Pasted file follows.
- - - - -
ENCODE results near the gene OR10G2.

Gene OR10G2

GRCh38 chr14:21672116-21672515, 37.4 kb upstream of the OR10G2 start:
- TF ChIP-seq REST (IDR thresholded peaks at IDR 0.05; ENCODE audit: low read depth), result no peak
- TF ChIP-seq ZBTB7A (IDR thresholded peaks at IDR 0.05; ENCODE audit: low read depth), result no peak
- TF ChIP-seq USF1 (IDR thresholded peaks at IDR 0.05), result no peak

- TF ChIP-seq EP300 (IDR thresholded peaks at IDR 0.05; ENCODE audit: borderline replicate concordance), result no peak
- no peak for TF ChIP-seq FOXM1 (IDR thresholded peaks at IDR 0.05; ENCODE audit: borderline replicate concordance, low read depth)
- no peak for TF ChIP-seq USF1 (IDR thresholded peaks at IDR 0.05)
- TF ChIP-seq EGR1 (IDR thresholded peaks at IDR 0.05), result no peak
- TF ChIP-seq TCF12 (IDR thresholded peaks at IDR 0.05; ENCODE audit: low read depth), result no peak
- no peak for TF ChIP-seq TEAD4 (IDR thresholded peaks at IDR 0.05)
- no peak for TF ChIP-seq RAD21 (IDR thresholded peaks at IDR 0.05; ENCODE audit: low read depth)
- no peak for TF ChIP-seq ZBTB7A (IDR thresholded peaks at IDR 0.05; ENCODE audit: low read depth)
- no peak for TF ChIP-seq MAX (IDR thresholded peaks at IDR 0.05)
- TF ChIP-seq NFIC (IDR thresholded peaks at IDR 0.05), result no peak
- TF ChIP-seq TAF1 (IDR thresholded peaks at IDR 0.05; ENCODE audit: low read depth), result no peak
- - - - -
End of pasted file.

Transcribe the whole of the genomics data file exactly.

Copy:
ENCODE results near the gene OR10G2.

Gene OR10G2

GRCh38 chr14:21672116-21672515, 37.4 kb upstream of the OR10G2 start:
- TF ChIP-seq REST (IDR thresholded peaks at IDR 0.05; ENCODE audit: low read depth), result no peak
- TF ChIP-seq ZBTB7A (IDR thresholded peaks at IDR 0.05; ENCODE audit: low read depth), result no peak
- TF ChIP-seq USF1 (IDR thresholded peaks at IDR 0.05), result no peak

- TF ChIP-seq EP300 (IDR thresholded peaks at IDR 0.05; ENCODE audit: borderline replicate concordance), result no peak
- no peak for TF ChIP-seq FOXM1 (IDR thresholded peaks at IDR 0.05; ENCODE audit: borderline replicate concordance, low read depth)
- no peak for TF ChIP-seq USF1 (IDR thresholded peaks at IDR 0.05)
- TF ChIP-seq EGR1 (IDR thresholded peaks at IDR 0.05), result no peak
- TF ChIP-seq TCF12 (IDR thresholded peaks at IDR 0.05; ENCODE audit: low read depth), result no peak
- no peak for TF ChIP-seq TEAD4 (IDR thresholded peaks at IDR 0.05)
- no peak for TF ChIP-seq RAD21 (IDR thresholded peaks at IDR 0.05; ENCODE audit: low read depth)
- no peak for TF ChIP-seq ZBTB7A (IDR thresholded peaks at IDR 0.05; ENCODE audit: low read depth)
- no peak for TF ChIP-seq MAX (IDR thresholded peaks at IDR 0.05)
- TF ChIP-seq NFIC (IDR thresholded peaks at IDR 0.05), result no peak
- TF ChIP-seq TAF1 (IDR thresholded peaks at IDR 0.05; ENCODE audit: low read depth), result no peak